We know that the 2-3 zone isn’t an NBA translatable defense. But that doesn’t mean Jim Boeheim and Syracuse haven’t produced quality pros. There won’t be any SU players picked in this Thursday’s NBA Draft for the first time since 2011, which gives us here at The Fizz a great opportunity to look back at Syracuse in prior NBA Drafts. Instead of the traditional list of the best NBA players to once don the Orange, I decided to take a look at the value of some picks. Keep in mind, there will be some overlap between the two.
Now before you scream and yell, let’s consider a couple of things. This list is strictly for these players’ NBA careers. So throw out anything they did inside the Carrier Dome (or Manley Field House). I took a number of factors into account. First is their career as a whole and the legacy they left on the pro game and how long they did it for. Next was their draft slot. Where were they picked and who were they taken before or after? Tough to be Michael Carter-Williams and Jonny Flynn for this exercise.
Carmelo Anthony: 2003, 3rd overall to Denver
SU’s best NBA product also came at the best value as well. After leading the Orange to its lone national championship, the Nuggets received a gift when Anthony dropped to three. There is a possibility that this pick could have never happened. He admitted on “The Dan Patrick Show” a fews years ago that he actually wanted to come back to Syracuse (for reasons that may have been more than basketball), but Boeheim told him to go pro. Who knows? Maybe there would be multiple championship banners hanging in the Carrier Dome. Regardless, Melo will probably go down as the second best player behind LeBron James from arguably the most talented draft of all time. However, his legacy as a winner is probably closer to fifth than first. Regardless, Anthony is one of the best pure scorers of this generation and the Pistons are still kicking themselves 15 years later for passing on him to take Darko Milicic.
Dave Bing 1966, 2nd overall to Detroit
Nearly 40 years earlier from its 2003 botch, the Pistons did cash in on an SU guy at number two. Bing was one of the most prolific scorers in the league throughout his career and was the highest scoring player in the 1966 Draft. While Bing also had an interesting career outside of basketball as a businessman and mayor of Detroit, he was named a top 50 player of all-time. That alone is enough value, no matter where you’re drafted, when you’re in company like that.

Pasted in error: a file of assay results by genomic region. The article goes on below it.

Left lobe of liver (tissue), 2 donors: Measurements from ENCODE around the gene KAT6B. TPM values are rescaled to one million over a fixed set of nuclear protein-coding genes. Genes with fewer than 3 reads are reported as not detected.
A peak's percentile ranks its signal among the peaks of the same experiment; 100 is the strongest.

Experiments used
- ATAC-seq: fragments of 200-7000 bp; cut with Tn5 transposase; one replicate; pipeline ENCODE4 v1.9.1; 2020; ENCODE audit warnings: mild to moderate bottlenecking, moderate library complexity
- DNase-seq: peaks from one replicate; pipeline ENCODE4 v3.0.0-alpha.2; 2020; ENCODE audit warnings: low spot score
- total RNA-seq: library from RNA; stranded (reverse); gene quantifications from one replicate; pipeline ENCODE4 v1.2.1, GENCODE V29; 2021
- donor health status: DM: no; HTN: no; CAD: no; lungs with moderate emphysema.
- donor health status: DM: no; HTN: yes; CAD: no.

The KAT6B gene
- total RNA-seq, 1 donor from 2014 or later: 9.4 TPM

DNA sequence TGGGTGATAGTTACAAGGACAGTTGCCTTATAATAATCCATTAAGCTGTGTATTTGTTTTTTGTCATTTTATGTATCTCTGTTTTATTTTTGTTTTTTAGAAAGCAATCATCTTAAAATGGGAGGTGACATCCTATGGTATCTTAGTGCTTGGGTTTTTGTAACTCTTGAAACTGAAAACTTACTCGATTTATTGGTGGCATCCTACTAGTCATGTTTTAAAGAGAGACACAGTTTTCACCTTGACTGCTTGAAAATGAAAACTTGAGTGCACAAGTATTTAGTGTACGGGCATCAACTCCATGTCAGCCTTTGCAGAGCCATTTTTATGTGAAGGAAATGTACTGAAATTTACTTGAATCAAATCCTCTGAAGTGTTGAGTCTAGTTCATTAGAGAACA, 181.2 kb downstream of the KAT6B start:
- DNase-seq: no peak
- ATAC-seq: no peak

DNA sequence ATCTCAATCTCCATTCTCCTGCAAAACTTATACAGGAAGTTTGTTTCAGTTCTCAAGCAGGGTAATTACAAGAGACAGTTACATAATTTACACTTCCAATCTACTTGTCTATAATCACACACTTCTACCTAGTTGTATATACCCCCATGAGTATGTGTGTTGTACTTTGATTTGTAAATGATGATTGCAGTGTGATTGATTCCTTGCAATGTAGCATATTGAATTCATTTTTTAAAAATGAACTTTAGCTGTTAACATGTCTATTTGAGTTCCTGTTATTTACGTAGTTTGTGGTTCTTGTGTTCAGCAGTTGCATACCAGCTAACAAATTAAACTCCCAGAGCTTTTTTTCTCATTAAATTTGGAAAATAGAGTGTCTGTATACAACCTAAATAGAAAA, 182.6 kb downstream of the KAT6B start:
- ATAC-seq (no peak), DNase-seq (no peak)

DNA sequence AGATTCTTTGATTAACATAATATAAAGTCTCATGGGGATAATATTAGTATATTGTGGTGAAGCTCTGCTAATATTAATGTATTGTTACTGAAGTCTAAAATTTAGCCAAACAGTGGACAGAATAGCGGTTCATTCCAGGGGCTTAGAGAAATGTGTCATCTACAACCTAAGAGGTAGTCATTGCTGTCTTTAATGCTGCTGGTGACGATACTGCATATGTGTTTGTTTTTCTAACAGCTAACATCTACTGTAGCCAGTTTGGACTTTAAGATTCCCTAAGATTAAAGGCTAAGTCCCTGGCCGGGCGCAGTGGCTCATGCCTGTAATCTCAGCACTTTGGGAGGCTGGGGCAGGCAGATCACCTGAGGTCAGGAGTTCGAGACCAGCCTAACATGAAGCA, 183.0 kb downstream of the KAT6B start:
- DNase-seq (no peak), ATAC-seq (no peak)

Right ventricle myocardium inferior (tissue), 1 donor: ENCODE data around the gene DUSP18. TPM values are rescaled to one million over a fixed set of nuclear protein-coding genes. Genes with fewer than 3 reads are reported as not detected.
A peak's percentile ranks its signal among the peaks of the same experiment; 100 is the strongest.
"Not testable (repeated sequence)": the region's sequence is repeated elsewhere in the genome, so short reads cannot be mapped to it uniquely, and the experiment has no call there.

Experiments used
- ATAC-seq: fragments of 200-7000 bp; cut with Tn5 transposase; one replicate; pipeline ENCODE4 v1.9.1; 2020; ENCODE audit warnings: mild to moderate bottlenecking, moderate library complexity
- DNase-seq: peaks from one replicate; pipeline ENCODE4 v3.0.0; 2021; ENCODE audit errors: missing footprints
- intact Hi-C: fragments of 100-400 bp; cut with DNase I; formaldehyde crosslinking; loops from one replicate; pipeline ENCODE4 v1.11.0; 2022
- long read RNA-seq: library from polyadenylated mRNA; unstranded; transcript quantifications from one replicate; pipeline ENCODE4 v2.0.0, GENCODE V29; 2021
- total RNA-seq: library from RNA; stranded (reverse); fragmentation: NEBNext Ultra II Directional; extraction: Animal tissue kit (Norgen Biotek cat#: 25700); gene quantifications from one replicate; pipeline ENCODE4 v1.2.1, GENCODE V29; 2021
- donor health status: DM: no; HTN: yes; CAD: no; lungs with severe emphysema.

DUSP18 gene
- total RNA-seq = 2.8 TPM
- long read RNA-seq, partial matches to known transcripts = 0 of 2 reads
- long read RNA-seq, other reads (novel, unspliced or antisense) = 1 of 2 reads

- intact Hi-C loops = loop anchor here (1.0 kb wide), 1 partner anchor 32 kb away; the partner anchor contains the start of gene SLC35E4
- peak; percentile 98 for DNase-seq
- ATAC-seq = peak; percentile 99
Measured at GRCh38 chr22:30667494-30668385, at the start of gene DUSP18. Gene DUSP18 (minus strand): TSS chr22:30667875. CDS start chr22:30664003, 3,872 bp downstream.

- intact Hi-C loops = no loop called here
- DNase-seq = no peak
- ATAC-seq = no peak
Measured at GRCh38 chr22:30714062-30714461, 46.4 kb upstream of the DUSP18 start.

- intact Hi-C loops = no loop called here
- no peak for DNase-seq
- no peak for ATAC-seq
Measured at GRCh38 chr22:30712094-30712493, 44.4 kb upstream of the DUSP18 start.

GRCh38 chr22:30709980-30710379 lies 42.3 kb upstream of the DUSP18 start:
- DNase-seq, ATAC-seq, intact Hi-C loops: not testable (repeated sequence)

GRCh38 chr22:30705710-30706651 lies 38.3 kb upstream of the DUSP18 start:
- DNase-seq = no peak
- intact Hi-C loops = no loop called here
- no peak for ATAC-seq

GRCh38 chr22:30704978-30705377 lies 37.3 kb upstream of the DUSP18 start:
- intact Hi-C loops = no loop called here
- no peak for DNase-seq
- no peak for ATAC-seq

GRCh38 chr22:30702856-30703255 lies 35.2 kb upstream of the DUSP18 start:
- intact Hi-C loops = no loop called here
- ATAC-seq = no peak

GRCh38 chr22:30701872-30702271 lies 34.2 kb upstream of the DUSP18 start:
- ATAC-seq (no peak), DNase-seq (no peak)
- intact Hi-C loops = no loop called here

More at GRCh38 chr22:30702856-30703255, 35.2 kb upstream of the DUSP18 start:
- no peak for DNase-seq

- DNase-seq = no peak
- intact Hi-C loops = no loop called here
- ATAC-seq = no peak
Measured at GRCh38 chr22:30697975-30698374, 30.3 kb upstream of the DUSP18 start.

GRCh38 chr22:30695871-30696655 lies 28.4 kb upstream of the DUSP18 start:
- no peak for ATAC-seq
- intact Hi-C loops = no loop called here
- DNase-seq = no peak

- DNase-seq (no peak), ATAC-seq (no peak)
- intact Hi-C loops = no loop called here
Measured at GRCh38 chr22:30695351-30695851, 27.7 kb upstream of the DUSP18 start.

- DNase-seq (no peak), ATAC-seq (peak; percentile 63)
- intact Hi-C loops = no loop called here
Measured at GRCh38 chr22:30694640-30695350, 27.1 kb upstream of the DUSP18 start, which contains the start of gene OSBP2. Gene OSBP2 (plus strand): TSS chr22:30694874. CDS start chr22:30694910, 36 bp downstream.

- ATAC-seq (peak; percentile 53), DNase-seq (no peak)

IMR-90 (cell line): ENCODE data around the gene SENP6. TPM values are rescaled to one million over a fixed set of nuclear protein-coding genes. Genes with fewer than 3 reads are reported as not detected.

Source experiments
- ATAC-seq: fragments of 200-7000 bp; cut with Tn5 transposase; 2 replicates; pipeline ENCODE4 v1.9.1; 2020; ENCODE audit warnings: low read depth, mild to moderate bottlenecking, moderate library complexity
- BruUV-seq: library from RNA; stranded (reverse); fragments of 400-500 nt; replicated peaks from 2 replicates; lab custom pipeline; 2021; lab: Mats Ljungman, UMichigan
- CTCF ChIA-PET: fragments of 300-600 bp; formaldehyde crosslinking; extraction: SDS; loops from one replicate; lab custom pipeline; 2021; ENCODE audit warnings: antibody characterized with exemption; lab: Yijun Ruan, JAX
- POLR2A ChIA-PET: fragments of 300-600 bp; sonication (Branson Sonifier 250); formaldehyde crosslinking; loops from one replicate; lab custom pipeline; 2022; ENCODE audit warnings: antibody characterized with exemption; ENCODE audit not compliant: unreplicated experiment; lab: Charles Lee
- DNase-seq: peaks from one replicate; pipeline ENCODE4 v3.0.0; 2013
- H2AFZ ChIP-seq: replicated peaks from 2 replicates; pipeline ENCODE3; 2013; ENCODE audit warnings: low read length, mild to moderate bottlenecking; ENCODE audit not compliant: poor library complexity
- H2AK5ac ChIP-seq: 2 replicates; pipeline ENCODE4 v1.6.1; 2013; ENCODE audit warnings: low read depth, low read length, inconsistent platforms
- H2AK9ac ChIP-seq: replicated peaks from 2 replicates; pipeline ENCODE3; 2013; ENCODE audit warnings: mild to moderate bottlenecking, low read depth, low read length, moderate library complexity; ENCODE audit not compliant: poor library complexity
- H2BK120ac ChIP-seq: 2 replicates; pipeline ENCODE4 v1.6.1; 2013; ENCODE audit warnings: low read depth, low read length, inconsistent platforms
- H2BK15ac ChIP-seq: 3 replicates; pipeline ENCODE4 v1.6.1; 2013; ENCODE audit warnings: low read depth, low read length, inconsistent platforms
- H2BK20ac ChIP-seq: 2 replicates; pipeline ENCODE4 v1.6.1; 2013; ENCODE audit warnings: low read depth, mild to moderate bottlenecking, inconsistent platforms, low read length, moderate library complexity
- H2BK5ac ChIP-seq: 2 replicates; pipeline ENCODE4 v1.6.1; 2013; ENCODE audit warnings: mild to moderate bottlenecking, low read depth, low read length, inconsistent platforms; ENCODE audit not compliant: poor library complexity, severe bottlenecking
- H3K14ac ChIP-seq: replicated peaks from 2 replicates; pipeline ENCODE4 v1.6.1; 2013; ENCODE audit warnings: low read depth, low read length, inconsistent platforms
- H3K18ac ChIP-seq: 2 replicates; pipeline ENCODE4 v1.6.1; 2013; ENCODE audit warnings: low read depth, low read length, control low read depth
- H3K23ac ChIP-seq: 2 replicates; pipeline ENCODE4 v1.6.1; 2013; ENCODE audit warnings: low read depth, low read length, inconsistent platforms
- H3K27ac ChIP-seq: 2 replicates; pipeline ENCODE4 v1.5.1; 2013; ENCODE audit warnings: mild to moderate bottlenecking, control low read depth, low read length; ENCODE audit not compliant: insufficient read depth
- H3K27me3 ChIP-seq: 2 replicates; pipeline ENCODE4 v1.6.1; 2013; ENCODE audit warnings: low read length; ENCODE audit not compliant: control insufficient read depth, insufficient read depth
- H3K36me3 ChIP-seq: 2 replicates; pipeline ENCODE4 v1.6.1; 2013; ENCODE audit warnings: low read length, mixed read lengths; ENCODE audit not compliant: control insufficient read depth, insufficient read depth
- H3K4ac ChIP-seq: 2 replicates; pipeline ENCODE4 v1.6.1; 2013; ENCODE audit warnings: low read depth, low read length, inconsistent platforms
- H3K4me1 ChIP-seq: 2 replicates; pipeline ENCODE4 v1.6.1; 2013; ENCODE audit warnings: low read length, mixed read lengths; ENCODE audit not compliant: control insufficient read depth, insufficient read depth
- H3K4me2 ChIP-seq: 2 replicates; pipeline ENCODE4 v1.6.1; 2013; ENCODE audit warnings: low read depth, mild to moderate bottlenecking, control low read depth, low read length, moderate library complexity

Derrick Coleman 1990, 1st overall to NJ
The beloved SU big man is the only Orange player to go first overall in the NBA Draft and gave production through his entire career. D.C. averaged a double-double five times in his first six seasons. Coleman was a force in the league right from the get-go after he won Rookie of the Year, followed up by a pair of All-NBA nods and an All-Star appearance. As the top overall pick, Coleman lived up to the hype by being the leading scorer in the 1990 draft class, but doesn’t have the legacy as the top player. That belongs to Hall of Famer Gary Payton.
Sherman Douglas 1989, Round 2 Pick 1 (28th overall) to Miami
You’re probably thinking up to this point, “where are the value picks?” With those three, it didn’t matter where they were picked. They were all either the best or second best player in their respective classes. They’ve earned their value and then some. But Douglas is where we really start to see the value. 1989 was a draft littered with role players and he was certainly solid throughout his NBA career as one. He averaged 11 points per game throughout his time in the league and earned All-Rookie First Team honors with the Heat. He was an undersized guard, which is a trait that usually spells doom for players before they even get into the NBA. But the journeyman played for five teams over a dozen seasons and played pretty consistently throughout.
Danny Schayes 1981, 13th to Utah
I don’t care how many points you score or how many minutes you log. When you spend 18 seasons at the top of your profession, that screams value. Schayes is tied for the lead in service time amongst his 1981 draftmates. No SU player has logged as many games in the league as him, although Melo is less than two seasons away from reaching that mark. While never a world-beater, Schayes provided tremendous value throughout his time in the league with 10 different teams. His best days came in the middle of his career when he averaged double digit points with the Nuggets and Bucks. He played until he was 40, which is super impressive given the injury problems you see with a lot of big men. All it takes is one inadvertent collision to the knee or getting a foot stepped on that can derail a career. For context, there are only four active NBA players that will be at least 40 years old for this upcoming season. He certainly wasn’t the best player in a draft that featured Isiah Thomas and Mark Aguirre, but Schayes’ service time makes him one of the best picks that SU produced.